Debugging Chapel Programs

This document discusses support for debugging your Chapel program and a set of experimental settings to enable task monitoring and memory tracking.

Running in gdb

The compiler-generated executable has a --gdb flag that can be used to launch the program within a gdb session. For best results, make sure that your program has been compiled using the chpl compiler’s -g flag.

When using almost any launcher, you can launch gdb by setting the environment variable CHPL_COMM_USE_GDB when running the program. This will open up a separate terminal emulator window for each locale, each running the debugger on that locale’s program instance. On the Mac OS X (darwin) platform, you can launch lldb instead, by setting the CHPL_COMM_USE_LLDB environment variable. This works in all of these launchers:


The default terminal emulator program is xterm, but by setting the environment variable CHPL_COMM_DBG_TERM=urxvt you can force use of urxvt instead. Whichever terminal emulator is used must be in your PATH on the compute node or an error will result. Note that it is the user’s responsibility to make sure things are set up so the terminal emulator run in the target environment can open its display window in the launch environment.

The utility of this feature depends greatly on your familiarity with the Chapel generated code. However, if your program is crashing or running into a runtime error, you can often determine where that is taking place by looking at a stack trace within gdb.

When debugging Chapel, it is useful to know that in generating its code, the Chapel compiler renames user identifiers. By default, the Chapel compiler munges all user identifiers, such that a variable named x would be code generated as x_chpl. This munging can be controlled using the --[no-]munge-user-idents flag (see the chpl man page for more information). In some cases, additional munging may be required or applied that cannot be turned off.

The net effect of this is that Chapel variables can often be inspected using p name_chpl (or p name_chpl<TAB> in cases where the compiler has further renamed the variable). If the --no-munge-user-idents flag is used, p name or p name<TAB> should work in most cases.

Over time, we plan to improve our ability to debug the generated C code for a Chapel program. If you find yourself debugging the generated code a lot and need help or have requests for better support, please let us know so that we can prioritize accordingly.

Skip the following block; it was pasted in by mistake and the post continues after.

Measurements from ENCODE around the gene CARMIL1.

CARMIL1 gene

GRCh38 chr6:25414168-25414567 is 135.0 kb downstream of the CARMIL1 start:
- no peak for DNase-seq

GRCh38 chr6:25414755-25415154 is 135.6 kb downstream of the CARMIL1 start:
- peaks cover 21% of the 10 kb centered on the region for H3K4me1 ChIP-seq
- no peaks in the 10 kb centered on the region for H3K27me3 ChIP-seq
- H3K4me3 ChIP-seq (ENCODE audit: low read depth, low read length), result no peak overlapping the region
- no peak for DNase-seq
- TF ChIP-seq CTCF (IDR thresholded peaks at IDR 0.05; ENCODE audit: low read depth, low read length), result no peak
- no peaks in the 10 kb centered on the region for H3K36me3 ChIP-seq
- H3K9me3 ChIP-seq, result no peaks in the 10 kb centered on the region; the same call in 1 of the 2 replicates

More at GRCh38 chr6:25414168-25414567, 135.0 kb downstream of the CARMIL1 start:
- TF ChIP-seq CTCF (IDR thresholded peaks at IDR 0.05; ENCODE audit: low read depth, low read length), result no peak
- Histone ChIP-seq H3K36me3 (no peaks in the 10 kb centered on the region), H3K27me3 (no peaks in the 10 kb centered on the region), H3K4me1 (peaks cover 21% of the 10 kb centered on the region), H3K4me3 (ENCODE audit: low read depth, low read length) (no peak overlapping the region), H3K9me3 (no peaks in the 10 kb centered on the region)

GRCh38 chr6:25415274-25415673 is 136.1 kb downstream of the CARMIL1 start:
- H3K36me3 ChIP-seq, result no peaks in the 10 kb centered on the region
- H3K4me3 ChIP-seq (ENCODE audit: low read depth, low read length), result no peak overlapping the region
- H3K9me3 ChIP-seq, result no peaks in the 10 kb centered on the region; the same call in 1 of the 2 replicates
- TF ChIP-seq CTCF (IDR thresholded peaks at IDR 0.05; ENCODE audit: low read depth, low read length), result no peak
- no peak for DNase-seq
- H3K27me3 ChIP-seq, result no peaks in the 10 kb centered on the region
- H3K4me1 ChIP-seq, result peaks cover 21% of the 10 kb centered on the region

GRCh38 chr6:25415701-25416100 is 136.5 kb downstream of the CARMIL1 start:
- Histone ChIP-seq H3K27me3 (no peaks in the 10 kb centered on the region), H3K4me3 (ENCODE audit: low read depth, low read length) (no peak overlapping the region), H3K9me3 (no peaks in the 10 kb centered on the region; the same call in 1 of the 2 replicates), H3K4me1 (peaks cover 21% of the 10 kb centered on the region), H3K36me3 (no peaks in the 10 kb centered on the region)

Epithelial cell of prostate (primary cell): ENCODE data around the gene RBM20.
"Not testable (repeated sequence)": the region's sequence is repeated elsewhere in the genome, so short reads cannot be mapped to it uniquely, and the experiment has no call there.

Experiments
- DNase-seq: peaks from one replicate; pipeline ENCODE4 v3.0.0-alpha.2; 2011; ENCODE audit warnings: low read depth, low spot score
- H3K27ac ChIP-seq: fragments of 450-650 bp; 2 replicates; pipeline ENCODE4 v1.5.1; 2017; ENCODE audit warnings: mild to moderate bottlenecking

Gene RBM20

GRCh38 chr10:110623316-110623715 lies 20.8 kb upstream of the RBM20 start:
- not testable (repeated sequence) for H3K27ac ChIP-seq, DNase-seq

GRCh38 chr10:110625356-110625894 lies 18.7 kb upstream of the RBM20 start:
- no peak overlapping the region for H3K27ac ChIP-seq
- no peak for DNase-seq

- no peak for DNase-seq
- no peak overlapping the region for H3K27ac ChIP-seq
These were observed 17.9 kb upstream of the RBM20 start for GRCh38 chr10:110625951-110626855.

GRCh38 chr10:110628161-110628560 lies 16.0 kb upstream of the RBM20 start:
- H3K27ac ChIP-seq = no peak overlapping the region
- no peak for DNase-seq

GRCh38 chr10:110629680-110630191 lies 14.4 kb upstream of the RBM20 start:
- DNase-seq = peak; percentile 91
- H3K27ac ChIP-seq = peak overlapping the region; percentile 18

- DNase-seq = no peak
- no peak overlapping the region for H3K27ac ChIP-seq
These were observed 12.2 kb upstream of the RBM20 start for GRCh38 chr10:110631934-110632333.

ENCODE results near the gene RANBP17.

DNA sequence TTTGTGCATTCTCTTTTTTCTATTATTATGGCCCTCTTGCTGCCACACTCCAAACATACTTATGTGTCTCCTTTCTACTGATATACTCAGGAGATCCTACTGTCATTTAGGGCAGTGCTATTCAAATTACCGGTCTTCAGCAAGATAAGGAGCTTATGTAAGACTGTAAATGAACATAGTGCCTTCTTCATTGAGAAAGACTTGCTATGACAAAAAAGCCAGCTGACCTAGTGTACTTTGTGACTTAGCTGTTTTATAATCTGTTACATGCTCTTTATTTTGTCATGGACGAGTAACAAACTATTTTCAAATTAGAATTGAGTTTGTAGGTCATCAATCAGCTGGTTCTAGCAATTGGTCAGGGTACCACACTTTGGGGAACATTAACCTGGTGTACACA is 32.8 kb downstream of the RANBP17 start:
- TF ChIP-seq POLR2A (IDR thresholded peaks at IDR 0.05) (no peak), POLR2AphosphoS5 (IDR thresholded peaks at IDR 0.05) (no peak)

Tracking and Reporting on Tasks

For certain tasking layers, Chapel supports an experimental capability for tracking the status of tasks, primarily designed for use in a single-locale execution. To enable this capability, your program must be compiled with the --task-tracking flag.

The feature itself is enabled at execution time by setting the boolean environment variable CHPL_RT_ENABLE_TASK_REPORTING to any of the values “1”, “yes”, or “true”. If this is done, then when <CTRL-C> is entered while a program is executing, a list of pending and executing tasks will be printed to the console, giving an indication of which tasks are at which source locations. This is only supported with CHPL_TASKS=fifo.

Note that task tracking adds a fair amount of runtime overhead to task-parallel programs.

Configuration Constants for Tracking Memory

Chapel supports a number of configuration constants related to dynamic memory allocation for the compiler-generated executable, currently designed for use primarily by the development team to track memory usage in tests. Please note that our generated code currently contains memory leaks, so you should not be surprised if your program requires more memory than it seems it should.

For full information on these configuration constants consult Memory.

A brief synopsis of these configuration constants is as follows:


turn on memory tracking and enable reporting


call printMemAllocStats() on normal termination


call printMemAllocsByType() on normal termination


call printMemAllocs() on normal termination


set maximum level of allocatable memory


set minimum threshold for memory tracking


file to contain all memory reporting


if set, append final stats and leaks-by-type here